Collecting antique bottles is a fun and interesting hobby, but anyone who has picked up one of these old bottles knows how easy it is to get confused when trying to decipher the markings on the glass. The things is, these markings are the key to telling a fake from a find and to determining the age and value of your bottle.
Don't worry, though. Once you know what to look for, you'll be able to spot a great bottle during your next visit to the flea market or antique shop.
How to Identify Antique Bottle Markings
Although many factors, including condition, rarity, and age, contribute to the value of an antique bottle, the markings on the bottom or side of the glass can tell you quite a bit about a bottle's history and what it's worth. Follow these simple steps for identification of valuable old glass bottle markings.
1. Find the Markings
To find the markings, examine the bottle carefully. The side of the bottle may be printed with the product or manufacturer's name, and this can help identify your find.
Also turn the bottle over. Many bottles have marks on the bottom, and these are important signatures of bottle manufacturers. If the mark isn't obvious on the bottom of the bottle, feel for it with your finger.
If you're unable to read a mark by looking at it, try placing a piece of white paper on the bottle and lightly rubbing over the mark with a piece of charcoal or a crayon.
2. Identify the Type of Markings
After you've found the mark on the bottle, classify it by type. Bottles made in the U.S.A. have markings that fall into a few categories:
- Embossed marks - Embossed labels or product names often appear on the sides of bottles. These can include words like "cough syrup" or a manufacturer's name.
- Maker's marks - Maker's marks often appear on the bottom of the bottle. These take the form of numbers, letters, symbols, or names.
- Pontil marks - Pontil marks are circular shapes on the bottom of the bottle that indicate that the bottle is made of free-blown glass. This mark occurs when the pontil or blowing tube is broken off the bottom of the bottle.
- Mold lines - Mold lines and machine marks appear on many antique bottles that were made during the late 19th and early 20th centuries. These often look like narrow lines or small circles on the base of the bottle.
3. Examine Photos and Pricing Guides
Once you've found the marks, it's time to figure out what they mean. The internet is an excellent resource for identifying the markings on antique bottles. The following websites can help you determine the manufacturer and age of your bottle based on the markings:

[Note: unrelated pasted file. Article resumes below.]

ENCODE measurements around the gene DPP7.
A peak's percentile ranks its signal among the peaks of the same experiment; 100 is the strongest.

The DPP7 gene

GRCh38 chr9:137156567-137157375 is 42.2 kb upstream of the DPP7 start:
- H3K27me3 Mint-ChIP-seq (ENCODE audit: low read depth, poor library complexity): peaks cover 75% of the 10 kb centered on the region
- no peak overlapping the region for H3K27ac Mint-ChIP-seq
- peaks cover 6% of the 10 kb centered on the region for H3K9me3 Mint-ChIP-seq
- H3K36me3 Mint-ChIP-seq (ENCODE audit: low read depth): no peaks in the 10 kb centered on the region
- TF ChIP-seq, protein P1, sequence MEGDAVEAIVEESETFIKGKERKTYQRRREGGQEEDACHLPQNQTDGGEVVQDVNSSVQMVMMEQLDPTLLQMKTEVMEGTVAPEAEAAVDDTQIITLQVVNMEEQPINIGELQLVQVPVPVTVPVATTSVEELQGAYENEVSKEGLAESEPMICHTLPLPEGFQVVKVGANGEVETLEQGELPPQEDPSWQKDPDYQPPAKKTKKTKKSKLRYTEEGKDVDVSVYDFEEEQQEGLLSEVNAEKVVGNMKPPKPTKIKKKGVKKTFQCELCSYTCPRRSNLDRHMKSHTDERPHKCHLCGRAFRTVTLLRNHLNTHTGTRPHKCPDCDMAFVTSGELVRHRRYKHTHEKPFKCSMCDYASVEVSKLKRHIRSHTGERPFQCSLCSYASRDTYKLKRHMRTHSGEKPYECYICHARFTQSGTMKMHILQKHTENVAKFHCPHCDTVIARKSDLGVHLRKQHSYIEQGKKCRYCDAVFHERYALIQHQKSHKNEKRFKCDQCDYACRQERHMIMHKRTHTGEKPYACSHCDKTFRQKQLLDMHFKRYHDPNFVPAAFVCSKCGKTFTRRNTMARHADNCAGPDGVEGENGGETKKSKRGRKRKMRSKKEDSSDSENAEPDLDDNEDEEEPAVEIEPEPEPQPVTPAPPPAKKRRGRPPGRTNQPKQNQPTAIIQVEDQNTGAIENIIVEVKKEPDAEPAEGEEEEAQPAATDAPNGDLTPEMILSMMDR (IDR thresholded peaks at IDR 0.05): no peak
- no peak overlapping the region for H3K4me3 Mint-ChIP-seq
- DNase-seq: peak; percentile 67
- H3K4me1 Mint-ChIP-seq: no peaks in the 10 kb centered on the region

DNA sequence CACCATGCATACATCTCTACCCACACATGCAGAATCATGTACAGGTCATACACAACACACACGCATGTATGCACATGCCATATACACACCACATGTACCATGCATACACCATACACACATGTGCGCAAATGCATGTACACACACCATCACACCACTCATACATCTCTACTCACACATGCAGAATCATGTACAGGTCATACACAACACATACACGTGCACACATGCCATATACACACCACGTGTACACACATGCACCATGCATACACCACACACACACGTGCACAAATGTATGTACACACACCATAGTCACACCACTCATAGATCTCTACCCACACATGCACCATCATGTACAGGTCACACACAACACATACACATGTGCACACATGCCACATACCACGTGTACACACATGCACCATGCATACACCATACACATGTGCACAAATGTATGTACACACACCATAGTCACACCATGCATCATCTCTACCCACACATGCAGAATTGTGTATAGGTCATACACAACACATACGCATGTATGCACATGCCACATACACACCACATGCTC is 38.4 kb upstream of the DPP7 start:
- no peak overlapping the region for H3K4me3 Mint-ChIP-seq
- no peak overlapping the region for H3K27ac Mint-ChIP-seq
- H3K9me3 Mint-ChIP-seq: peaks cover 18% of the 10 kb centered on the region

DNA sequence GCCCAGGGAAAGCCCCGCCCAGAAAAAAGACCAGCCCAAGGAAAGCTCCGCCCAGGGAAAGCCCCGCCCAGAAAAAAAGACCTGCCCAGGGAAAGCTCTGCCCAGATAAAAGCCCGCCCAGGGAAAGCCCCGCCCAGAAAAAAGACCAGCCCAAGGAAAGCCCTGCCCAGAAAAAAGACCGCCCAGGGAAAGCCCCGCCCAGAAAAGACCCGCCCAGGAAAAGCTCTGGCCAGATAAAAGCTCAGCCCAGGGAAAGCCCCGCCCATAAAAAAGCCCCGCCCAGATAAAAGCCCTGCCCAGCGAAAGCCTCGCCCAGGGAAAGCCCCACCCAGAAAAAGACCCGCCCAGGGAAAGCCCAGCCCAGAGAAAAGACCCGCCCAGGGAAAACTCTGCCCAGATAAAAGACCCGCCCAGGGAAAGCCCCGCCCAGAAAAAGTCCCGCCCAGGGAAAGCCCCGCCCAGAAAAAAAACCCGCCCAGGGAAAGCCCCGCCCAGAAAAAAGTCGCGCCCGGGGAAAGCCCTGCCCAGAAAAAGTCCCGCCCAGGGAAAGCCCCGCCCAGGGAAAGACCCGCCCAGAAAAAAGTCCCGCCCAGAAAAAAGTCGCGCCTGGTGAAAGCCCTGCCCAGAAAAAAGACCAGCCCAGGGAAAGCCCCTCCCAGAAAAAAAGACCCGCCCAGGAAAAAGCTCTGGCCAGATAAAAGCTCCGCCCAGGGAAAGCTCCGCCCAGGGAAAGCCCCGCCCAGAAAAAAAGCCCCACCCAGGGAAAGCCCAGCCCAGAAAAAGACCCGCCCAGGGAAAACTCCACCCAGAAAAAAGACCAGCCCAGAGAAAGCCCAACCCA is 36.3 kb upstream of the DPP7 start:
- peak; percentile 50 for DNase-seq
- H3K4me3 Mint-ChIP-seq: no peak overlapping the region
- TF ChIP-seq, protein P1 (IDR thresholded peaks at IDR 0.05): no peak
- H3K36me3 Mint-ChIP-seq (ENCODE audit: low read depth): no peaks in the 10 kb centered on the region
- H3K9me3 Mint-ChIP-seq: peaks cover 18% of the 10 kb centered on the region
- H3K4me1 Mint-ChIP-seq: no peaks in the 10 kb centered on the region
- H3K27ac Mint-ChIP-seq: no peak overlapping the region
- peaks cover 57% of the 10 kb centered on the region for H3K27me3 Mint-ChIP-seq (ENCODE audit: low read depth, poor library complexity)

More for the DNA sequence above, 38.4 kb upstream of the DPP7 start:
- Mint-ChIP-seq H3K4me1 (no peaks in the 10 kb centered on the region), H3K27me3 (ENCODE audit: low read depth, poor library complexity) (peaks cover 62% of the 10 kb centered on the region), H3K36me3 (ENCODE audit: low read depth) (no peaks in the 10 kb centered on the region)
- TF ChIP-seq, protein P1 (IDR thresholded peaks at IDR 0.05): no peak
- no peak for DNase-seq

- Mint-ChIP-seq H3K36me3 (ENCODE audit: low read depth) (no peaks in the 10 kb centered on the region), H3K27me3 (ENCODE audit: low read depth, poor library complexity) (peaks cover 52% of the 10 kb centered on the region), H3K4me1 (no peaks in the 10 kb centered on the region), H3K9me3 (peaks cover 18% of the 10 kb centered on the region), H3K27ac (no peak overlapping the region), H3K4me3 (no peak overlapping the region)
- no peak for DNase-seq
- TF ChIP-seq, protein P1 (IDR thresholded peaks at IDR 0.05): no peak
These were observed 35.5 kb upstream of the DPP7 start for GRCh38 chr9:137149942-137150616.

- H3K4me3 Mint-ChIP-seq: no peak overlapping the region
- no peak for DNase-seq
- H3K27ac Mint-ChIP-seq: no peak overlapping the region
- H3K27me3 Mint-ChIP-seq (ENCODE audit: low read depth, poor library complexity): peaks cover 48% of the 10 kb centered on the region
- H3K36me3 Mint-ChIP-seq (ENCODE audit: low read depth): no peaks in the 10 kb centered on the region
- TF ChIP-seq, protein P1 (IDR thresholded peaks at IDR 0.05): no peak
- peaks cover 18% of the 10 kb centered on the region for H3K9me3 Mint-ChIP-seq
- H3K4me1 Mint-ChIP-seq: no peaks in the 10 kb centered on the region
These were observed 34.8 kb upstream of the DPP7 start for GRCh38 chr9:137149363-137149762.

- AntiqueBottles.com has a ton of information about pricing and collecting antique glass, including a page of photos of various types of pontil marks and manufacturer marks on the bottoms of bottles.
- Glass Bottle Marks is a great resource if you want to identify the manufacturer of a bottle since they have an alphabetical list of manufacturers and their marks.
- More Bottle Marks is a table of common manufacturer's markings on the bottoms of antique bottles.
- The Bureau of Land Management and the Society for Historical Archaeology maintain a very helpful site for identifying bottles based on their markings. This site includes some great photos.
4. Understand How Marks Affect Value
The markings on the bottle can directly affect its value. Some markings demonstrate how the bottle was manufactured, and this can be a clue about its age. For example, pontil marks typically indicate an older bottle, which is sometimes more valuable. Some pontil bottles can sell for hundreds or even thousands of dollars.
Scarcity is a major factor in antique bottle values, and collectors covet certain valuable old glass bottle markings. For instance, according to Antique Bottle Trader, an amber glass blackberry brandy bottle with a star mark on it from the Pacific Glass Works was valued at about $2,200 because only 15 of these bottles exist.
Don't worry if you don't know off the top of your head how to figure out the value of your bottle from the marks. Once you know the marks, you can research them. Look up the manufacturer, for example, to find out which of their bottles are the rarest.
Is It Really Antique?
Understanding bottle markings can also help you spot a fake. While a pontil or a manufacturer mark might not help too much, it's the date you want to watch for. Any bottle that's stamped with a super old date deserves a bit of scrutiny. According to Historic Glasshouse, modern reproductions typically feature marks that include a date from before 1850.
If you want to dig a little further into whether the marks indicate a potential fake, it's all about combining the info you have. Say your bottle was stamped with the year 1835. Check to see if it has mold lines. If it does, it's probably a reproduction because mold lines are more commonly found on bottles from the late 19th century and onward.
Antique Bottle Marks Are Clues
The more you know about antique bottle markings, the better you'll be at finding a valuable and exciting antique bottle for your collection and spotting potential fakes. It's also handy for selling a bottle and getting the best price since potential buyers will want to know everything they can about the bottle. So grab your magnifying glass and give that bottle a good look. You'll find plenty of clues about its history right there.